Friday, February 26, 2010

Market Week in Review

S&P 500 1,104.49 -.42%*


Click here for the Weekly Wrap by

*5-Day Change

Market Week in Review

S&P 500 1,159.90 +.86%*


The Weekly Wrap by

*5-Day Change

Weekly Scoreboard*

  • S&P 500 1,104.49 -.42%
  • DJIA 10,325.26 -.74%
  • NASDAQ 2,238.26 -.25%
  • Russell 2000 628.56 -.48%
  • Wilshire 5000 11,343.17 -.42%
  • Russell 1000 Growth 493.60 -.60%
  • Russell 1000 Value 565.42 -.32%
  • Morgan Stanley Consumer 671.24 -.43%
  • Morgan Stanley Cyclical 826.44 -.41%
  • Morgan Stanley Technology 559.68 -1.02%
  • Transports 4,134.57 +1.82%
  • Utilities 367.39 -2.57%
  • MSCI Emerging Markets 38.95 -.86%
  • Lyxor L/S Equity Long Bias Index 969.53 +.39%
  • Lyxor L/S Equity Variable Bias Index 849.59 +.03%
  • Lyxor L/S Equity Short Bias Index 925.82 -.53%
  • NYSE Cumulative A/D Line +75,513 +.81%
  • Bloomberg New Highs-Lows Index +229 +42
  • Bloomberg Crude Oil % Bulls 18.0 -41.94%
  • CFTC Oil Net Speculative Position +85,352 +24.72%
  • CFTC Oil Total Open Interest 1,280,235 -1.64%
  • Total Put/Call .87 +6.1%
  • OEX Put/Call 1.62 +97.56%
  • ISE Sentiment 91.0 -1.09
  • NYSE Arms 1.01 -1.94%
  • Volatility(VIX) 19.50 -2.60%
  • G7 Currency Volatility (VXY) 12.06 -2.22%
  • Smart Money Flow Index 9,390.64 +.46%
  • Money Mkt Mutual Fund Assets $3.166 Trillion -.10%
  • AAII % Bulls 34.90 -2.65%
  • AAII % Bears 29.53 -16.16%
Futures Spot Prices
  • CRB Index 274.77 -1.09%
  • Crude Oil 79.66 -.82%
  • Reformulated Gasoline 218.79 -.88%
  • Natural Gas 4.81 -4.93%
  • Heating Oil 203.53 -2.48%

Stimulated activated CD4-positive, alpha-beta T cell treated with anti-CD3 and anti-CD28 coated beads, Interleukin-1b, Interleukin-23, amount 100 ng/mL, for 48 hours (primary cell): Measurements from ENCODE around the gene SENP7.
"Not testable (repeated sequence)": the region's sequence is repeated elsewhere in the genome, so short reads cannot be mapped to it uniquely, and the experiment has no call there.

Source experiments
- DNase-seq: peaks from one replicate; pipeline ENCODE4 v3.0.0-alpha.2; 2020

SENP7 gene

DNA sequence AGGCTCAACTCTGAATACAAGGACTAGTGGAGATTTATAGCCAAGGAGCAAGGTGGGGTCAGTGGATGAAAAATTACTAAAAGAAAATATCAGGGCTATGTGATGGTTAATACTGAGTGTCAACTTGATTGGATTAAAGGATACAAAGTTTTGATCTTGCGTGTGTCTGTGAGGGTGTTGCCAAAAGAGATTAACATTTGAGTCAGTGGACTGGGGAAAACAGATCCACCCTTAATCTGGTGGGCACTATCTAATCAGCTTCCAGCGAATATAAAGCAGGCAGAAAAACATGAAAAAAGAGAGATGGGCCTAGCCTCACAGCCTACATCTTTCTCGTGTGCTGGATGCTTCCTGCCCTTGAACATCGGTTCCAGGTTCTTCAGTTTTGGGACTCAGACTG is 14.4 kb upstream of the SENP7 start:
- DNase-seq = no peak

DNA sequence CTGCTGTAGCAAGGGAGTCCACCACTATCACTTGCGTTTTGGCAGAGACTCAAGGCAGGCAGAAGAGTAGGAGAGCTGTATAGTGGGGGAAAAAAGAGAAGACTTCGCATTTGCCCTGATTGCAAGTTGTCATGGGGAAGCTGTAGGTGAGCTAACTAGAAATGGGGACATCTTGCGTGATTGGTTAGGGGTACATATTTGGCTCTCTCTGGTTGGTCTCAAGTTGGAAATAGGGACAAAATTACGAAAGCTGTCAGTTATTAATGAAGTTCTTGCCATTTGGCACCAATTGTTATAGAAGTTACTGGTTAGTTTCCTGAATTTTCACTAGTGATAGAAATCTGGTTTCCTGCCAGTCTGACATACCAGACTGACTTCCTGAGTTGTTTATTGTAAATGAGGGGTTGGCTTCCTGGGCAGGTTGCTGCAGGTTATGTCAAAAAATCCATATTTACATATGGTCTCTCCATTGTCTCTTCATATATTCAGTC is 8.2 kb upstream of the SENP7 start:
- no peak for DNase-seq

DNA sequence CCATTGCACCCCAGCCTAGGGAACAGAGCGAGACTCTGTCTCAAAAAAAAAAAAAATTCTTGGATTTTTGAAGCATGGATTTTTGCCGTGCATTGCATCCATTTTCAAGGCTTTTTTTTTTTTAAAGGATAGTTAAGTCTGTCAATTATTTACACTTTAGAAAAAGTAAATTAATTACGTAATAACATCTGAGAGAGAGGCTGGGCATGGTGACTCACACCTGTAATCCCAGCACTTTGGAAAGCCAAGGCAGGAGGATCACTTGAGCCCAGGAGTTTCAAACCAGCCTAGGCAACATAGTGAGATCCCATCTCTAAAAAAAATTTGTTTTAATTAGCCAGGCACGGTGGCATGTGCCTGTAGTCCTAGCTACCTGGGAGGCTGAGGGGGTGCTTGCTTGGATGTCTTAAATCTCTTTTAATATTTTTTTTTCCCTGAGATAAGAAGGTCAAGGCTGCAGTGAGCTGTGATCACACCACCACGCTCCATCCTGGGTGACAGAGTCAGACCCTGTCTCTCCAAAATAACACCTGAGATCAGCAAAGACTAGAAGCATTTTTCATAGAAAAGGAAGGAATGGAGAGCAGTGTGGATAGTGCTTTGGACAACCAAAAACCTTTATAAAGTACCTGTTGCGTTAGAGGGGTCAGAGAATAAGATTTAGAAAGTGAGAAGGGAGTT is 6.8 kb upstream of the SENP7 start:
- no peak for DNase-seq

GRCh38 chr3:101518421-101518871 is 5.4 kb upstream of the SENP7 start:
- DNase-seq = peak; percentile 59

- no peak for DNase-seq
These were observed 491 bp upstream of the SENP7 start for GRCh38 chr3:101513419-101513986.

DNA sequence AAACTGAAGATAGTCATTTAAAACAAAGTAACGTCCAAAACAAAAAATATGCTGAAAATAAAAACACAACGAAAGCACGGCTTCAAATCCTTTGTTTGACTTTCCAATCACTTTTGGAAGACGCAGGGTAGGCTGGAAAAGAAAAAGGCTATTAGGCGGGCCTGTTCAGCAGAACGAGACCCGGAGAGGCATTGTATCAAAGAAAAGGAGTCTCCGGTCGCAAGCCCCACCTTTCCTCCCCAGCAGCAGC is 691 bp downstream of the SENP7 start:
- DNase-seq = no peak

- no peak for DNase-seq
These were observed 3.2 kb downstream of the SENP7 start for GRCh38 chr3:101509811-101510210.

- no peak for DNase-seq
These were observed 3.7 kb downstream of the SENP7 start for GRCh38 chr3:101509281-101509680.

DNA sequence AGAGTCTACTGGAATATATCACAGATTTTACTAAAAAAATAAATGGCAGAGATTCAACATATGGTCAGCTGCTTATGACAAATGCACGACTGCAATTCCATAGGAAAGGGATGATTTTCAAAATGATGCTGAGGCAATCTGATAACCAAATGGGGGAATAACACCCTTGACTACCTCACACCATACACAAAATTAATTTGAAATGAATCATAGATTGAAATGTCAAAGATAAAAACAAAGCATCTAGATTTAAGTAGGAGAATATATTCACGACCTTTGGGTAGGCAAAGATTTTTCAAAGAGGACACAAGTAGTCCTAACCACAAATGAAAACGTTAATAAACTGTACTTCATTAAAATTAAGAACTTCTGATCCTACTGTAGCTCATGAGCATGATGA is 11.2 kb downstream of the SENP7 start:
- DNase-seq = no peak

• Gold 1,118.90 unch.
  • Bloomberg Base Metals 201.64 -1.79%
  • Copper 328.40 -2.41%
  • US No. 1 Heavy Melt Scrap Steel 298.0 USD/Ton -1.22%
  • China Hot Rolled Domestic Steel Sheet 3,896 Yuan/Ton +2.12%
  • S&P GSCI Agriculture332.38 +.09%
  • ECRI Weekly Leading Economic Index 128.40 unch.
  • Citi US Economic Surprise Index +23.70 -36.97%
  • Fed Fund Futures imply 64.0% chance of no change, 36.0% chance of 25 basis point cut on 3/16
  • US Dollar Index 80.36 -.35%
  • Yield Curve 280.0 -5.0 basis points
  • 10-Year US Treasury Yield 3.61% -16 basis points
  • Federal Reserve's Balance Sheet $2.269 Trillion +.43%
  • U.S. Sovereign Debt Credit Default Swap 42.0 unch.
  • Western Europe Sovereign Debt Credit Default Swap Index 90.67 +2.26%
  • 10-Year TIPS Spread 2.16% -12 basis points
  • TED Spread 14.0 -2.0 basis points
  • N. America Investment Grade Credit Default Swap Index 92.21 -.14%
  • Euro Financial Sector Credit Default Swap Index 90.32 +4.58%
  • Emerging Markets Credit Default Swap Index 268.47 -1.99%
  • CMBS Super Senior AAA 10-Year Treasury Spread 334.0 -26.0 basis points
  • M1 Money Supply $1.716 Trillion +1.05%
  • Business Loans 649.0 -.22%
  • 4-Week Moving Average of Jobless Claims 473,800 +1.3%
  • Continuing Claims Unemployment Rate 3.5% unch.
  • Average 30-Year Mortgage Rate 5.05% +12 basis points
  • Weekly Mortgage Applications 549.50 -8.49%